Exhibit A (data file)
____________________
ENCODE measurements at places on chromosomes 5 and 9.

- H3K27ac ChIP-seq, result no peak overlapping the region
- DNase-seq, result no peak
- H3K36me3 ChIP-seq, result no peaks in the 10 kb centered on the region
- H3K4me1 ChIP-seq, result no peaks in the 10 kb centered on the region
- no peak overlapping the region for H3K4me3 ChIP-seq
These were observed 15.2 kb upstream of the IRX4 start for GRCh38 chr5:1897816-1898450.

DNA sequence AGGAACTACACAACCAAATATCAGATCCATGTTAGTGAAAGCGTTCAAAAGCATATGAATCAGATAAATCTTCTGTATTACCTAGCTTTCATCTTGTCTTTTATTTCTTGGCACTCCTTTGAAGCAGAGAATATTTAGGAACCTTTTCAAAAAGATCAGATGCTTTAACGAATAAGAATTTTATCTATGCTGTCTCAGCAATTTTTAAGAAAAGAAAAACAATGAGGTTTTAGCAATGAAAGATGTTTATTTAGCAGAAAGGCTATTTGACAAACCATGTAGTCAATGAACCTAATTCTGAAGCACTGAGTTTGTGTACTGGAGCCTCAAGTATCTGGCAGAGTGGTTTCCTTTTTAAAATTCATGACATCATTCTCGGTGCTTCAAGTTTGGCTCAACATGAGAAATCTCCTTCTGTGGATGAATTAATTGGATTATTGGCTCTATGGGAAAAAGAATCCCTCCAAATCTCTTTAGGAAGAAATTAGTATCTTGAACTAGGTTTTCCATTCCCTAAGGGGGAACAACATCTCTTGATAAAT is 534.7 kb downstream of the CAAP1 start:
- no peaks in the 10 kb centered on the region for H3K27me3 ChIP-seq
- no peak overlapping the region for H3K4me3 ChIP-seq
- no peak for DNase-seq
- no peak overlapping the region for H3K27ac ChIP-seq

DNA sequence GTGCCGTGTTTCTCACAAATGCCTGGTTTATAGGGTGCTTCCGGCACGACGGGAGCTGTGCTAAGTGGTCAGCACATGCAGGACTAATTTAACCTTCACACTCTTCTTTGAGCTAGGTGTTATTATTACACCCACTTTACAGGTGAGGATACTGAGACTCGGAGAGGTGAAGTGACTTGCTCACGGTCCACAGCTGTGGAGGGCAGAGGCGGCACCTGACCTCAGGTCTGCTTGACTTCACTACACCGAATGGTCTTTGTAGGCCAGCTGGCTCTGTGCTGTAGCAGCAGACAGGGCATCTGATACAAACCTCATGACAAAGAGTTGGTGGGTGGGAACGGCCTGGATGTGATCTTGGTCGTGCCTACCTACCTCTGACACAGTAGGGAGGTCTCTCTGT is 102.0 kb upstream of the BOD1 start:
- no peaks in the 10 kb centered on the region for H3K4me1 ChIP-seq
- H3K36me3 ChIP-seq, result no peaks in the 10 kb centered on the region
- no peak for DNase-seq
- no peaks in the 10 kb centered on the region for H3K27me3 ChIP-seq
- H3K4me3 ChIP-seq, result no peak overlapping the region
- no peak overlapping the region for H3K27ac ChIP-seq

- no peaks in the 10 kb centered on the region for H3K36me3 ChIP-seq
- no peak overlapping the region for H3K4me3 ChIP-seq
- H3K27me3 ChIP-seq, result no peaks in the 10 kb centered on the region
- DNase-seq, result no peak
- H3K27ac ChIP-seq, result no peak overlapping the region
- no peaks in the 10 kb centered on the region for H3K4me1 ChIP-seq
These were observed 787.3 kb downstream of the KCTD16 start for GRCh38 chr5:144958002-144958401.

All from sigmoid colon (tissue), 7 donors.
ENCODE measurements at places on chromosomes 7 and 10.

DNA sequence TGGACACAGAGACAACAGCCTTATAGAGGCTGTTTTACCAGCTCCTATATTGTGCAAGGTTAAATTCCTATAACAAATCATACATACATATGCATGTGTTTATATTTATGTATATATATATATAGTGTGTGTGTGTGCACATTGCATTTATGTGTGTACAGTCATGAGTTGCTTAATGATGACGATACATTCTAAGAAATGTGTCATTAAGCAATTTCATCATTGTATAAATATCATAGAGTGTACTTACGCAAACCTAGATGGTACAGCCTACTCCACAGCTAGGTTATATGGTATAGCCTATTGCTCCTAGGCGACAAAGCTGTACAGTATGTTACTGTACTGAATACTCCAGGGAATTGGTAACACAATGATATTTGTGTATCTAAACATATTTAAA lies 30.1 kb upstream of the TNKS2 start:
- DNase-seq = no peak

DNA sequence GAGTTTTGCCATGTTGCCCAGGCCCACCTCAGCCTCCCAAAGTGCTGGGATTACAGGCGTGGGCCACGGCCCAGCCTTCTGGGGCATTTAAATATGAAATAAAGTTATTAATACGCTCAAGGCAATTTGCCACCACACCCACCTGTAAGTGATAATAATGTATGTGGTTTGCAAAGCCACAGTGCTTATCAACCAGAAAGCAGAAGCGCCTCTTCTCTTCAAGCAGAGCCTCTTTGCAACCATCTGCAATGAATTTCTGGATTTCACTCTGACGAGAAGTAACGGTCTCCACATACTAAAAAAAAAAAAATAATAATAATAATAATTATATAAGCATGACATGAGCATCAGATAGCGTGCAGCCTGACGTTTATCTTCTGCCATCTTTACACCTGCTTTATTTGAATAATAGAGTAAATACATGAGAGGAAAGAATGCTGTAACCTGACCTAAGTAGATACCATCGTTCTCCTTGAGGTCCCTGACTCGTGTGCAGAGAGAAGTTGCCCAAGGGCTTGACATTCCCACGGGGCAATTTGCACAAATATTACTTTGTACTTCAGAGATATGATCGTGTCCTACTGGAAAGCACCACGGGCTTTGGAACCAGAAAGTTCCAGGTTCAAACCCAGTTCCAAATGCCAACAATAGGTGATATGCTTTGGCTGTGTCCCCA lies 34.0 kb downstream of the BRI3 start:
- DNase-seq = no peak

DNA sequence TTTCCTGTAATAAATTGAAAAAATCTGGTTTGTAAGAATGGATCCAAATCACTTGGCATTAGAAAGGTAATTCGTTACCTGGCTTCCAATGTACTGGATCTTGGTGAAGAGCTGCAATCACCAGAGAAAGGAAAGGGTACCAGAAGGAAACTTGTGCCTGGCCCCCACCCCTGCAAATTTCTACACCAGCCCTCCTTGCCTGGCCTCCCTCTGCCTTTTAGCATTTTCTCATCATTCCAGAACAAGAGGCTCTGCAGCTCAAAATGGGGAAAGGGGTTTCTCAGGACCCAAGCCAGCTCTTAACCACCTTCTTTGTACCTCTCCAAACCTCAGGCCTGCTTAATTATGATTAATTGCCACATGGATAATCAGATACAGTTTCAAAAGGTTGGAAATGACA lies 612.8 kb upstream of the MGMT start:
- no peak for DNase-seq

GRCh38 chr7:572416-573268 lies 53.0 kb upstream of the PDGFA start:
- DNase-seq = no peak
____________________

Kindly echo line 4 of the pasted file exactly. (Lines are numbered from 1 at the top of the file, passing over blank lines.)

- H3K36me3 ChIP-seq, result no peaks in the 10 kb centered on the region